Infoscience

Journal article

The geomorphometry of endorheic drainage basins: implications for interpreting and modelling their evolution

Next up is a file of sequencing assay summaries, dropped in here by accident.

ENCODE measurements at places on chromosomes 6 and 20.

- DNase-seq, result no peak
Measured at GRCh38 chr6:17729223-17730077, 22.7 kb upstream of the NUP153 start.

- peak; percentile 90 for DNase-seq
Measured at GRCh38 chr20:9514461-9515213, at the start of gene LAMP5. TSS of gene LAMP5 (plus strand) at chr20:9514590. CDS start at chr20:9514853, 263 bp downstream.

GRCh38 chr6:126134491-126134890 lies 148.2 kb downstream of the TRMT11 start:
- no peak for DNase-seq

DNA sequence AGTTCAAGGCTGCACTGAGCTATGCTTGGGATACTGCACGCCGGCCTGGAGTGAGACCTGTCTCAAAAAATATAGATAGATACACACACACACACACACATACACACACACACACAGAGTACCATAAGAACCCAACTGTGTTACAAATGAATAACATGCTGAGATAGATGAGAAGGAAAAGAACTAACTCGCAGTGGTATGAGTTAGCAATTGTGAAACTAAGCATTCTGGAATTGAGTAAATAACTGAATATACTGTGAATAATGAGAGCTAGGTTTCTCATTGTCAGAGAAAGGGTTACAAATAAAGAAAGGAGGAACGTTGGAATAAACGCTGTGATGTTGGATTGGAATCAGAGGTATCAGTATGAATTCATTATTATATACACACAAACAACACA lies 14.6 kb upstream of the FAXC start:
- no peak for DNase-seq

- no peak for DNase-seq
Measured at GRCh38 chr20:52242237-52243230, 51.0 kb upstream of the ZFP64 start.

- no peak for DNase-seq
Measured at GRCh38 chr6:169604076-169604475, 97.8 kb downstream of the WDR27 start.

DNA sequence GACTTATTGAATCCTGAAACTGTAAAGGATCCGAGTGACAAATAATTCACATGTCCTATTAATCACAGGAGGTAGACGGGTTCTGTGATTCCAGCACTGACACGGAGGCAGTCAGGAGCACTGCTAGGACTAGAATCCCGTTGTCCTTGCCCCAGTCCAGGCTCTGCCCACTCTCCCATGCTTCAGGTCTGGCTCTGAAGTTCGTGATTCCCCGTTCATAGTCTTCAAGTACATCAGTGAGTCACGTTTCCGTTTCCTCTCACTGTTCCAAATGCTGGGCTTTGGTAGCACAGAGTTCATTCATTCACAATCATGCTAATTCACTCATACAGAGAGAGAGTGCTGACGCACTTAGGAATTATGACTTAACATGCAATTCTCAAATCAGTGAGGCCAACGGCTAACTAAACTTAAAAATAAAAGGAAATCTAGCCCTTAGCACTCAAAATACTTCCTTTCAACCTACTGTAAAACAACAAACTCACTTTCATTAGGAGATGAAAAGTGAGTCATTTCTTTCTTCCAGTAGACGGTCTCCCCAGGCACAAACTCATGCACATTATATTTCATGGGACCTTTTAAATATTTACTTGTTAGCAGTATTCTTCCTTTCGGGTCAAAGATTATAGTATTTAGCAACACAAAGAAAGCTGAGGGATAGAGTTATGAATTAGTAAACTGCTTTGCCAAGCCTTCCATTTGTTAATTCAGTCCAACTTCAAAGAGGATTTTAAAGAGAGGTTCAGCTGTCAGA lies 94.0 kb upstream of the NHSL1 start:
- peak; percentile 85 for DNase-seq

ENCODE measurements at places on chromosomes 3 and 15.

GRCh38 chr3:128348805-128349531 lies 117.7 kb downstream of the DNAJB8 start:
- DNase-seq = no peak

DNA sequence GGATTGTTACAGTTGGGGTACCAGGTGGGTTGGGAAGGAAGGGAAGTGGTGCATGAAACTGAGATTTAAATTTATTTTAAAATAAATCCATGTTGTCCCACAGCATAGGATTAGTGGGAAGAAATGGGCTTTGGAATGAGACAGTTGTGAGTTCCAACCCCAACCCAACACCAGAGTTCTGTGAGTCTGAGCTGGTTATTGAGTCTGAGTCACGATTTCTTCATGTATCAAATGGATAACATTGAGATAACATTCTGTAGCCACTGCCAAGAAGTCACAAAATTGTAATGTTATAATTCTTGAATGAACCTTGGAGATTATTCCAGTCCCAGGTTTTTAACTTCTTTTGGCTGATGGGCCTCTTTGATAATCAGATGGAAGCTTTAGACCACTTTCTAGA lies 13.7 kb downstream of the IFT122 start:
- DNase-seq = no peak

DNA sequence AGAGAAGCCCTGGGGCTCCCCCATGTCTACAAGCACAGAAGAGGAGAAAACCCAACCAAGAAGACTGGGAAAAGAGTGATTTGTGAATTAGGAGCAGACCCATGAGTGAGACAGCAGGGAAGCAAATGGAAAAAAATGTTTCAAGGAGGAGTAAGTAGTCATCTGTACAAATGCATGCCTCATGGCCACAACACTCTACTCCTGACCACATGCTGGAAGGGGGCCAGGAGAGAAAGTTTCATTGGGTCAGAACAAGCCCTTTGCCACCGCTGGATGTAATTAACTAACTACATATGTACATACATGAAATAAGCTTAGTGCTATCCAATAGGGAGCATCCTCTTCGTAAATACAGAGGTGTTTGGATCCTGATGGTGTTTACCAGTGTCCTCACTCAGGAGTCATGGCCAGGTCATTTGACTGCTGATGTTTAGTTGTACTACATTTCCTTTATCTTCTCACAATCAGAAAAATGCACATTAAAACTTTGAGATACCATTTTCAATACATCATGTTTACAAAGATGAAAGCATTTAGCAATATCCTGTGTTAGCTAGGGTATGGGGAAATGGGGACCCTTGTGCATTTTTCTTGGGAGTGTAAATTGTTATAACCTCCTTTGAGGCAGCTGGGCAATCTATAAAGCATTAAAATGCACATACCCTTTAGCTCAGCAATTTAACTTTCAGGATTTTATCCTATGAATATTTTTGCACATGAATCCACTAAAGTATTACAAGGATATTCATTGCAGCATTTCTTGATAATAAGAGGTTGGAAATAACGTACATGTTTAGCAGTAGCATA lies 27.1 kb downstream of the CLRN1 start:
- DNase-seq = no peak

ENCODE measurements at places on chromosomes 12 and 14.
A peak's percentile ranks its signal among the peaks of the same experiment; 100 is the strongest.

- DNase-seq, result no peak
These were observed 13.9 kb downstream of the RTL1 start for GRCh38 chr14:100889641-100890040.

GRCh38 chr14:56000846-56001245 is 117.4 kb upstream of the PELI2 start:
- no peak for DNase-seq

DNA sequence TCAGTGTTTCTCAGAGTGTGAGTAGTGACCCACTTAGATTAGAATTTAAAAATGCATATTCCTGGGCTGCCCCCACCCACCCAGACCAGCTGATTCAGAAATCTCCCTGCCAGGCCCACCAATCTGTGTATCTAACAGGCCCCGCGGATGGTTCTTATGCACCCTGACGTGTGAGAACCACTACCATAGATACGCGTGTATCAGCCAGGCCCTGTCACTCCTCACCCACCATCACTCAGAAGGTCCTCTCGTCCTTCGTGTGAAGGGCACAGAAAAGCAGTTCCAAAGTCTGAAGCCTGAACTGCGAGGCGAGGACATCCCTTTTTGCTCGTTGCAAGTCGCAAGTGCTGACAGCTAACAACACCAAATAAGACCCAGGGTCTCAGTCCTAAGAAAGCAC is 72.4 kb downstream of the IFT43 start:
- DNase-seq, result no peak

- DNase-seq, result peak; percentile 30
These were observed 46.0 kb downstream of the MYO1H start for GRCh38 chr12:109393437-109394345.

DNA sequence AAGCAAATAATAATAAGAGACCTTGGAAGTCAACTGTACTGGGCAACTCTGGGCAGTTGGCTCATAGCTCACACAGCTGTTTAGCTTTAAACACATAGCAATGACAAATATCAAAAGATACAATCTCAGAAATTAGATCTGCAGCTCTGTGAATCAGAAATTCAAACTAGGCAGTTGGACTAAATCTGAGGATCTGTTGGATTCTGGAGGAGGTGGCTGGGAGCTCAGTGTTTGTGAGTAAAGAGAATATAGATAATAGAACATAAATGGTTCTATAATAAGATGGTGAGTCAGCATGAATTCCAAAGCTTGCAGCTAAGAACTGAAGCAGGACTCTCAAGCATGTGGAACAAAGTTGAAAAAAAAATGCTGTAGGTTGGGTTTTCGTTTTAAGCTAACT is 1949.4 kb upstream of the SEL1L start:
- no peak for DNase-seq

Endorheic basins are catchments with no hydrological connection with marine environments. They cover 20% of the Earth's surface, and are mostly located in arid regions. Their drainage networks converge to lakes, salt flats or alluvial plains, whose dynamics are strongly driven by precipitation, evapotranspiration and groundwater discharge, among other factors. Integrated surface drainage and the creation of whole drainage systems typical of open basins are commonly restricted in these regions. Interestingly, the fluvial basin morphology of endorheic basins has not been extensively studied, and a variety of quantitative morphological descriptors used in open basins have not been utilized in the geomorphic analysis of endorheic basins. The objective of this study is to better understand the basin morphology of endorheic river basins by using well-known geomorphological properties and their variations across scales. For three basins in northern Chile we computed the following descriptors and the corresponding relevant scales: the cumulative distribution of contributing area, the horizontal shape of the basins (i.e. Hack's law, normalized Euclidean length, and sinuosity of the streams), slope-area relationship, Horton's ratios and drainage density. We detected several properties typically found in open basins, but certain features which seem to be unique to closed basins were also identified. In particular, we found that horizontal and vertical geomorphic features seem to be linked, which suggests that an independent treatment of these features may not be appropriate for closed basins. Similar results were found regardless of the basin area, which illustrates the relevant effects of features that are specific to these particular regions. It is expected that our findings will improve both the geomorphic assessment of these basins and hydrological modelling of surface water and groundwater. Copyright (c) 2013 John Wiley & Sons, Ltd.

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